COVID-19 cases are on the upswing again in Arizona. For Wednesday, July 21, there were 1,043 new cases reported bringing the total case count to 911,479. There were 10 new deaths, and the total of COVID-19 related deaths in Arizona is now 18,127. The statewide vaccination percentage rests at 51.2%. Adult intensive care unit bed use is also increasing, with 13% of ICU beds in use for COVID-19 patients across the state. 13% of ICU beds remain available.
This information comes from the Arizona Department of Health Services (ADHS) COVID-19 data dashboard.
Exponential Growth Ahead?
According to Arizona Public Health Association executive director Will Humble, “it’s now crystal clear” that cases are on the rise in the form of an exponential growth curve. Citing University of Arizona Zuckerman College of Public Health associate professor Dr. Joe Gerald’s weekly report, Humble notes that there was a 48% week-over-week increase between the first and second weeks of July.
For historical reference, the last time Arizona recorded this level of transmission on an upward trajectory was October 18, 2020 when 6330 cases were reported. Unlike the update earlier this week, which suggested slowly worsening conditions, this week’s changes makes it likely that Arizona will soon experience case rates > 100 per 100K residents per week marking a transition from substantial to high levels of transmission.
Last Wednesday, Arizona reported a remarkably high daily number of COVID-19 infections — 1,945, the worst in four months. But ADHS was quick to call it a reporting error, the consequence of a “bug” that prevented results from some case reports over the prior two days from being accurately logged. According to Modern Healthcare, ADHS spokesman Steve Elliot said the additions “do not represent a trend.”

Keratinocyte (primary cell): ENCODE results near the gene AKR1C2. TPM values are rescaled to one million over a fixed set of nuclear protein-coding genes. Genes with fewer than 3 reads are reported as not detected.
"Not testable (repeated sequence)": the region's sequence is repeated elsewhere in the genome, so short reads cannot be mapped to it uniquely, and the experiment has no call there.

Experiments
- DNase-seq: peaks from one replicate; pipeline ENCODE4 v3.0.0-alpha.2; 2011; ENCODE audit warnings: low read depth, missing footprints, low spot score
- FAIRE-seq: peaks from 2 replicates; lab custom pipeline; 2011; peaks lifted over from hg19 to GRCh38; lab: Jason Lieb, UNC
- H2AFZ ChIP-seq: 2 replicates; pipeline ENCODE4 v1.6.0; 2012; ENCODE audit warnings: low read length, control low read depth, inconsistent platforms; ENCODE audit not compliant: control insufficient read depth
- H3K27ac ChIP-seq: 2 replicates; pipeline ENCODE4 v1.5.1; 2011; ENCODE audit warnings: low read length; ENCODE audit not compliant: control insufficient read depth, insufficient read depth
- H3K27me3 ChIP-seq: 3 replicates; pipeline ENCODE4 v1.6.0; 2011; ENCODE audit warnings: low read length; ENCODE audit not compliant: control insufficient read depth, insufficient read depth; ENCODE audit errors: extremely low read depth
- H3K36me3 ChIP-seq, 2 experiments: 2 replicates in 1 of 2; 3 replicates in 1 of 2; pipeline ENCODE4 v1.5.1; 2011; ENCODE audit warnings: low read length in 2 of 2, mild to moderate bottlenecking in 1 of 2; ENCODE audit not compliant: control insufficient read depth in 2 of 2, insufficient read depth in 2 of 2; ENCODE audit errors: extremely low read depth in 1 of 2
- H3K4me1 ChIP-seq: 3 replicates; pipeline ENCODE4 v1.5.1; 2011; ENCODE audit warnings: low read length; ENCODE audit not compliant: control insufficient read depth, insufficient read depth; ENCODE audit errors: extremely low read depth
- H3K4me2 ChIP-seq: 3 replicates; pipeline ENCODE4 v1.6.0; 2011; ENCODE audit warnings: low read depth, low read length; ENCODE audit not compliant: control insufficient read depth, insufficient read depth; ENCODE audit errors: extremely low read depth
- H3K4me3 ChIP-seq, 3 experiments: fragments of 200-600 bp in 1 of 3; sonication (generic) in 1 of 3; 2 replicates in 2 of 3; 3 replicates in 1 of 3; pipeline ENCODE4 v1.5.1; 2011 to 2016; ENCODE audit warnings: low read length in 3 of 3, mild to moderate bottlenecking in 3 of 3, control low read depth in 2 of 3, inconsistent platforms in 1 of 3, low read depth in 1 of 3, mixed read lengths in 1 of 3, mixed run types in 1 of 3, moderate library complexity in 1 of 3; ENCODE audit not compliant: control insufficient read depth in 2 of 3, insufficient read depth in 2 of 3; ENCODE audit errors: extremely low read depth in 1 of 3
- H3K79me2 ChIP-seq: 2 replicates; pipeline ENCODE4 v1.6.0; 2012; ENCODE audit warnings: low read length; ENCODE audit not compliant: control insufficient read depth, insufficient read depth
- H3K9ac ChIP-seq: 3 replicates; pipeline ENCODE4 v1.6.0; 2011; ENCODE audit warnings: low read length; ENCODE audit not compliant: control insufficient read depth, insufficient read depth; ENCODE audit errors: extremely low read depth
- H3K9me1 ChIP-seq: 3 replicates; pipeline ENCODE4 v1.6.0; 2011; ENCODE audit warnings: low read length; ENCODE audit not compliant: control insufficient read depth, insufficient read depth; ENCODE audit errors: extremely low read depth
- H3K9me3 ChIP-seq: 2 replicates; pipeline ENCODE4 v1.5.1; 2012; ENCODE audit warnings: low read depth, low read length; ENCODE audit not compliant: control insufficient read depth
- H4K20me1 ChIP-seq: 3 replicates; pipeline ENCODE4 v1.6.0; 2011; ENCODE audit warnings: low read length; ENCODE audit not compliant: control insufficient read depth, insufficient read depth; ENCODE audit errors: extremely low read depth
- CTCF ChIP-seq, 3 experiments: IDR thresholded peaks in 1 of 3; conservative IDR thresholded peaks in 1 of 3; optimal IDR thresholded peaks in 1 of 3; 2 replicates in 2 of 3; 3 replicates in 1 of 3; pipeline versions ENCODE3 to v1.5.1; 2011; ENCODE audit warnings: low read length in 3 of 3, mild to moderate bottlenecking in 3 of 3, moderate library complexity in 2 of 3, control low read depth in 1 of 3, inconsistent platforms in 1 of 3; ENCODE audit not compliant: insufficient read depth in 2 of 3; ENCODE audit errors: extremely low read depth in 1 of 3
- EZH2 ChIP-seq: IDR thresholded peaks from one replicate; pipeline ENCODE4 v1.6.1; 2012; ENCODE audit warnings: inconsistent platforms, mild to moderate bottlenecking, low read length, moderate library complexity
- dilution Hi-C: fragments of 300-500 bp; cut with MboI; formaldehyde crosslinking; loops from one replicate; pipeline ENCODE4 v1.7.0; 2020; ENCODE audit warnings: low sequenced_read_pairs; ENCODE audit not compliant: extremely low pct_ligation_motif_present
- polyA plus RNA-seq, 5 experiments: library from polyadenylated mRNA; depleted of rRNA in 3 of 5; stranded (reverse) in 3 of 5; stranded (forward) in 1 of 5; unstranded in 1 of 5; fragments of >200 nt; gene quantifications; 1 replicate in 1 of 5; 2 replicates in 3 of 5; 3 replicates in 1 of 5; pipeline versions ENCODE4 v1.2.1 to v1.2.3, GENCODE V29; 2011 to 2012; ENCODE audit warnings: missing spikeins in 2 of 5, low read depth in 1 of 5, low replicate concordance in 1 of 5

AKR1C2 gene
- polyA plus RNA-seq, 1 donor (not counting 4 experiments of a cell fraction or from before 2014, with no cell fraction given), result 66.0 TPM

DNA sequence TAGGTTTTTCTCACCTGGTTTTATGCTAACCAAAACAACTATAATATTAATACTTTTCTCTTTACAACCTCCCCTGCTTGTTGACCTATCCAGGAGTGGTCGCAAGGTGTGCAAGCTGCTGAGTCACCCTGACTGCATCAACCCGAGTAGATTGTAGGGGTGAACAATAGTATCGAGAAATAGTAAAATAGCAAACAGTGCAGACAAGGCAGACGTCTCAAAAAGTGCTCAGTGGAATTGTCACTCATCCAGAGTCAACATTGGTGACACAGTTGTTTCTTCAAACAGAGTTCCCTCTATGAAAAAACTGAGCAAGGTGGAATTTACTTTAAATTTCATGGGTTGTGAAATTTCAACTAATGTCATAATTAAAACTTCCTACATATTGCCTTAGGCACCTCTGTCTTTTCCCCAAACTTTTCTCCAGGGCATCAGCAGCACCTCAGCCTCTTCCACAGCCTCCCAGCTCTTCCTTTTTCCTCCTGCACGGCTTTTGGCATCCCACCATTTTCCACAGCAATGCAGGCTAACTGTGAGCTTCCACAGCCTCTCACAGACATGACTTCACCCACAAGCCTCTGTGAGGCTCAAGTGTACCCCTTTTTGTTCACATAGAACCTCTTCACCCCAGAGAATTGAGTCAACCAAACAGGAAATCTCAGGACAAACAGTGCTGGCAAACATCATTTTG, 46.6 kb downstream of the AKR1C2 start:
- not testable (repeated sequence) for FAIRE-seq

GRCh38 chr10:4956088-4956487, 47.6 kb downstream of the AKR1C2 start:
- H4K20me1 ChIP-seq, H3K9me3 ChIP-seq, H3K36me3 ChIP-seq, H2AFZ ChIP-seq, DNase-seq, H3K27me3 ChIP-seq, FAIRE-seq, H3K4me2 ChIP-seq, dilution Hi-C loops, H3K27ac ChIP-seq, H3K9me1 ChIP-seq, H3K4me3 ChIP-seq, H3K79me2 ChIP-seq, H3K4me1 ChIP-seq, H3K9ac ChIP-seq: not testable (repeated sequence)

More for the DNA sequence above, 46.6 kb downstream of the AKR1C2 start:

ADHS Director Dr. Cara Christ did admit that there has been a rise in cases in an interview with AZCentral last Thursday.
It’s definitely an uptick in cases. You’ve got a more highly transmissible variant that we know is in Arizona. We still have a number of unvaccinated individuals.
That “number” of unvaccinated Arizonans is currently over 3 million.
According to the same article, hospitalizations and ICU bed use in Arizona has also been on the rise, but are still far from levels seen this past winter. Hospitals in Show Low, Kingman and Phoenix reported jumps in hospitalizations which include increases in critically ill patients and in intensive care.
Navajo County Health Department has identified 24 cases linked to a single country dance at the White Mountain Square Dance Hall on the evening of June 11. According to the Arizona Republic, this is the largest outbreaks of COVID-19 since May. Dance hall leaders said most of those who tested positive had not been vaccinated. Several people became seriously ill and two have died.
The White Mountain Rim Rompers Square Dance Club will close the doors of the dance hall until May 2022. According to Candace Starr, music coordinator for the dance hall, many people were unhappy with the decision.